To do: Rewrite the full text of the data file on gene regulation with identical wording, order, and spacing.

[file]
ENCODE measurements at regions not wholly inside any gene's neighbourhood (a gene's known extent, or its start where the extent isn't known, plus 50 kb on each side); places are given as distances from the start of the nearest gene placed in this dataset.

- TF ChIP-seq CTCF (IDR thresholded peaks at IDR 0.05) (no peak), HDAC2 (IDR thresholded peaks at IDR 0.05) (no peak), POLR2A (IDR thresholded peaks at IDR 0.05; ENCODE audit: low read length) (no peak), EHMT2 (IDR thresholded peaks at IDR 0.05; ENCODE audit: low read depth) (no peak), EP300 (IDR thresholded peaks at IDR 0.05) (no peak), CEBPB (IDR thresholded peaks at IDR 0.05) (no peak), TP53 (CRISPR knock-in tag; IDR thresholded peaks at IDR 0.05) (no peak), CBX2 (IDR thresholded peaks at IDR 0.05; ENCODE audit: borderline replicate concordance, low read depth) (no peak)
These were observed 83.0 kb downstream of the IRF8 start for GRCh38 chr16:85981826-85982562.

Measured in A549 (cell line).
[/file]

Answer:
ENCODE measurements at regions not wholly inside any gene's neighbourhood (a gene's known extent, or its start where the extent isn't known, plus 50 kb on each side); places are given as distances from the start of the nearest gene placed in this dataset.

- TF ChIP-seq CTCF (IDR thresholded peaks at IDR 0.05) (no peak), HDAC2 (IDR thresholded peaks at IDR 0.05) (no peak), POLR2A (IDR thresholded peaks at IDR 0.05; ENCODE audit: low read length) (no peak), EHMT2 (IDR thresholded peaks at IDR 0.05; ENCODE audit: low read depth) (no peak), EP300 (IDR thresholded peaks at IDR 0.05) (no peak), CEBPB (IDR thresholded peaks at IDR 0.05) (no peak), TP53 (CRISPR knock-in tag; IDR thresholded peaks at IDR 0.05) (no peak), CBX2 (IDR thresholded peaks at IDR 0.05; ENCODE audit: borderline replicate concordance, low read depth) (no peak)
These were observed 83.0 kb downstream of the IRF8 start for GRCh38 chr16:85981826-85982562.

Measured in A549 (cell line).